This week I’m trying something new: including a climate model that runs on your web browser!
It’s not a realistic model; we’re just getting started. But some programmers in the Azimuth Project team are interested in making more such models—especially Allan Erskine (who made this one), Jim Stuttard (who helped me get it to work), Glyn Adgie and Staffan Liljgeren. It could be a fun way for us to learn and explain climate physics. With enough of these models, we’d have a whole online course! If you want to help us out, please say hi.
Allan will say more about the programming challenges later. But first, a big puzzle: how can small changes in the Earth’s orbit lead to big changes in the Earth’s climate? As I mentioned last time, it seems hard to understand the glacial cycles of the last few million years without answering this.
Are there feedback mechanisms that can amplify small changes in temperature? Yes. Here are a few obvious ones:
• Water vapor feedback. When it gets warmer, more water evaporates, and the air becomes more humid. But water vapor is a greenhouse gas, which causes additional warming. Conversely, when the Earth cools down, the air becomes drier, so the greenhouse effect becomes weaker, which tends to cool things down.
• Ice albedo feedback. Snow and ice reflect more light than liquid oceans or soil. When the Earth warms up, snow and ice melt, so the Earth becomes darker, absorbs more light, and tends to get get even warmer. Conversely, when the Earth cools down, more snow and ice form, so the Earth becomes lighter, absorbs less light, and tends to get even cooler.
• Carbon dioxide solubility feedback. Cold water can hold more carbon dioxide than warm water: that’s why opening a warm can of soda can be so explosive. So, when the Earth’s oceans warm up, they release carbon dioxide. But carbon dioxide is a greenhouse gas, which causes additional warming. Conversely, when the oceaans cool down, they absorb more carbon dioxide, so the greenhouse effect becomes weaker, which tends to cool things down.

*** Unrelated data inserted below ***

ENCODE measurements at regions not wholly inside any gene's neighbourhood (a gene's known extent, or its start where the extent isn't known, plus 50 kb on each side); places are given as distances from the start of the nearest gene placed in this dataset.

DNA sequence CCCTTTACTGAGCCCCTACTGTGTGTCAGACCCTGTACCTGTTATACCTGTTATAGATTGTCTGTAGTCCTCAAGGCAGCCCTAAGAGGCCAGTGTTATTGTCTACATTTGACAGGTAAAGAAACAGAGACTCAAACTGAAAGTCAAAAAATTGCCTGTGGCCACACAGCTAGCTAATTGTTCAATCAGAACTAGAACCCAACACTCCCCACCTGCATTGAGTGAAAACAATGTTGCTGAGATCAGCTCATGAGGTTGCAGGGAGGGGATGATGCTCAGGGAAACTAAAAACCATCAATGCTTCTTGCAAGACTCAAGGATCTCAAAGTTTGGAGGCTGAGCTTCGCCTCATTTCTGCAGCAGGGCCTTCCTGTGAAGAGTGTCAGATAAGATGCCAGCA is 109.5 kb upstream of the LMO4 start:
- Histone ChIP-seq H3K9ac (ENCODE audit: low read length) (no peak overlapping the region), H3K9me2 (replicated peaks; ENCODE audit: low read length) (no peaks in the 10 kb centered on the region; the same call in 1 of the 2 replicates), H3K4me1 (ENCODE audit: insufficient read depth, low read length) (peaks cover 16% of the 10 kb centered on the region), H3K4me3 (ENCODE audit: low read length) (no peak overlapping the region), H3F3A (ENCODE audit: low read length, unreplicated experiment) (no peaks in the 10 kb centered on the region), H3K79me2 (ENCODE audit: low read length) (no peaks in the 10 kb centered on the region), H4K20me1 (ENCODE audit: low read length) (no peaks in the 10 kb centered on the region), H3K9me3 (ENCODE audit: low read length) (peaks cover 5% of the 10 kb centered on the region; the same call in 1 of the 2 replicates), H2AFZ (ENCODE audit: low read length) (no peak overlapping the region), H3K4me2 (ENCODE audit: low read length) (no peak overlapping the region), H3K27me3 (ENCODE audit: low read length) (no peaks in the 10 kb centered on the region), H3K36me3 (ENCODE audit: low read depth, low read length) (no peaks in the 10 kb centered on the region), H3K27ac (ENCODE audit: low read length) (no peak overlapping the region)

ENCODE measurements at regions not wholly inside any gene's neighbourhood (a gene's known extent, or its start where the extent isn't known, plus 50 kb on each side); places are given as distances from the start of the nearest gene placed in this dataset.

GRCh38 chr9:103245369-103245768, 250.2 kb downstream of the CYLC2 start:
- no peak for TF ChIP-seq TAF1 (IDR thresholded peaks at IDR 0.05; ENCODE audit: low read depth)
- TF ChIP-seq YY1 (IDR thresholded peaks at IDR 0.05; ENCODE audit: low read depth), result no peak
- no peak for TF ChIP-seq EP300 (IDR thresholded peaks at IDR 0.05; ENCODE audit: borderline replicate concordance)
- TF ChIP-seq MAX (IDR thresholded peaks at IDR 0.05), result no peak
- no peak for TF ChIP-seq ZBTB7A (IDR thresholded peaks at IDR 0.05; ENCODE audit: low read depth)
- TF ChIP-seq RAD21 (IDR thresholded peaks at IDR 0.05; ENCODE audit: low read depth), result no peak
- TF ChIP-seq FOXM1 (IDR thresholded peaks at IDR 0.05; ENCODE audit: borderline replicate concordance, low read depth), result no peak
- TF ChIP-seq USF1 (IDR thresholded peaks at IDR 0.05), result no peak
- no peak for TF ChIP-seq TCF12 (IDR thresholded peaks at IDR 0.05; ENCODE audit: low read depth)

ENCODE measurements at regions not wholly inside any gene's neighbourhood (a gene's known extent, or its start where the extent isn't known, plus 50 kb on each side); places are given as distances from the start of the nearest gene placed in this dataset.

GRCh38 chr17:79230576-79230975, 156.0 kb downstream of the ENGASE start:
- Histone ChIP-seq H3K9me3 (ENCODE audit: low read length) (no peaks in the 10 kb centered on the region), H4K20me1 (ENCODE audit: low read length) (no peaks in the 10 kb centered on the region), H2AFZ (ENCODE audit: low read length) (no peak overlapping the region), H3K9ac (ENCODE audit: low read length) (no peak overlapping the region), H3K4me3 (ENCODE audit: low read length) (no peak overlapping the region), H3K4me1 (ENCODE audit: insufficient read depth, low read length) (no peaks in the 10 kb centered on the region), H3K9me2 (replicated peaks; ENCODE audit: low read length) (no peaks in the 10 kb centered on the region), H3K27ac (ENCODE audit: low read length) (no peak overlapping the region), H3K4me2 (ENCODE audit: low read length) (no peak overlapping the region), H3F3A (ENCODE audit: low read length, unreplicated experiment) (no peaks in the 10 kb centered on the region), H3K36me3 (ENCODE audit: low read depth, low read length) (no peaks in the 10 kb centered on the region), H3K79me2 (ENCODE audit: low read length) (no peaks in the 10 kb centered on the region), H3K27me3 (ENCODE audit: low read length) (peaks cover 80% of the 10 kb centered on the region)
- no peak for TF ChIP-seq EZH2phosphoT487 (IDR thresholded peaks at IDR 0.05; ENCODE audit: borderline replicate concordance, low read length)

Of course, there are also negative feedbacks: otherwise the climate would be utterly unstable! There are also complicated feedbacks whose overall effect is harder to evaluate:
• Planck feedback. A hotter world radiates more heat, which cools it down. This is the big negative feedback that keeps all the positive feedbacks from making the Earth insanely hot or insanely cold.
• Cloud feedback. A warmer Earth has more clouds, which reflect more light but also increase the greenhouse effect.
• Lapse rate feedback. An increased greenhouse effect changes the vertical temperature profile of the atmosphere, which has effects of its own—but this works differently near the poles and near the equator.
See week302 for more on feedbacks and how big they’re likely to be.
On top of all these subtleties, any proposed solution to the puzzle of glacial cycles needs to keep a few other things in mind, too:
• A really good theory will explain, not just why we have glacial cycles now, but why we didn’t have them earlier. As I explained in week317, they got started around 5 million years ago, became much colder around 2 million years ago, and switched from a roughly 41,000 year cycle to a roughly 100,000 year cycle around 1 million years ago.
• Say we dream up a whopping big positive feedback mechanism that does a great job of keeping the Earth warm when it’s warm and cold when it’s cold. If this effect is strong enough, the Earth may be bistable: it will have two stable states, a warm one and a cold one. Unfortunately, if the effect is too strong, it won’t be easy for the Earth to pop back and forth between these two states!
The classic example of a bistable system is a switch—say for an electric light. When the light is on it stays on; when the light is off it stays off. If you touch the switch very gently, nothing will happen. But if you push on it hard enough, it will suddenly pop from on to off, or vice versa.
If we’re trying to model the glacial cycles using this idea, we need the switch to have a fairly dramatic effect, yet still be responsive to a fairly gentle touch. For this to work we need enough positive feedback… but not too much.
(We could also try a different idea: maybe the Earth keeps itself in its icy glacial state, or its warm interglacial state, using some mechanism that gradually uses something up. Then, when the Earth runs out of this stuff, whatever it is, the climate can easily flip to the other state.)